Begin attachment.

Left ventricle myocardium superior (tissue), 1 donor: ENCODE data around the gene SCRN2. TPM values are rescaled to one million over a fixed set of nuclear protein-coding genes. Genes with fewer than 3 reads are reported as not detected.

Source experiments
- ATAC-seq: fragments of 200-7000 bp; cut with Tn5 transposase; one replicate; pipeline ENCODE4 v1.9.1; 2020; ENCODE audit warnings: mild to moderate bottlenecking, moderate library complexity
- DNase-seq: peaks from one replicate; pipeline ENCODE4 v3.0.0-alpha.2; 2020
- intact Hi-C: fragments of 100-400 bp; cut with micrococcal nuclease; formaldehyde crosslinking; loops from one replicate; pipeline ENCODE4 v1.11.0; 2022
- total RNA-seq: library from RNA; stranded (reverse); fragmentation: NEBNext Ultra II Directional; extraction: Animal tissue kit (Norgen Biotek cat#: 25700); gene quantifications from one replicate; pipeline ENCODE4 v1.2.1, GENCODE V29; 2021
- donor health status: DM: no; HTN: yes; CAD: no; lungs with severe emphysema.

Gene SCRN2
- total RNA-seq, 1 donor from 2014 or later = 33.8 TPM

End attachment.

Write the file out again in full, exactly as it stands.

Left ventricle myocardium superior (tissue), 1 donor: ENCODE data around the gene SCRN2. TPM values are rescaled to one million over a fixed set of nuclear protein-coding genes. Genes with fewer than 3 reads are reported as not detected.

Source experiments
- ATAC-seq: fragments of 200-7000 bp; cut with Tn5 transposase; one replicate; pipeline ENCODE4 v1.9.1; 2020; ENCODE audit warnings: mild to moderate bottlenecking, moderate library complexity
- DNase-seq: peaks from one replicate; pipeline ENCODE4 v3.0.0-alpha.2; 2020
- intact Hi-C: fragments of 100-400 bp; cut with micrococcal nuclease; formaldehyde crosslinking; loops from one replicate; pipeline ENCODE4 v1.11.0; 2022
- total RNA-seq: library from RNA; stranded (reverse); fragmentation: NEBNext Ultra II Directional; extraction: Animal tissue kit (Norgen Biotek cat#: 25700); gene quantifications from one replicate; pipeline ENCODE4 v1.2.1, GENCODE V29; 2021
- donor health status: DM: no; HTN: yes; CAD: no; lungs with severe emphysema.

Gene SCRN2
- total RNA-seq, 1 donor from 2014 or later = 33.8 TPM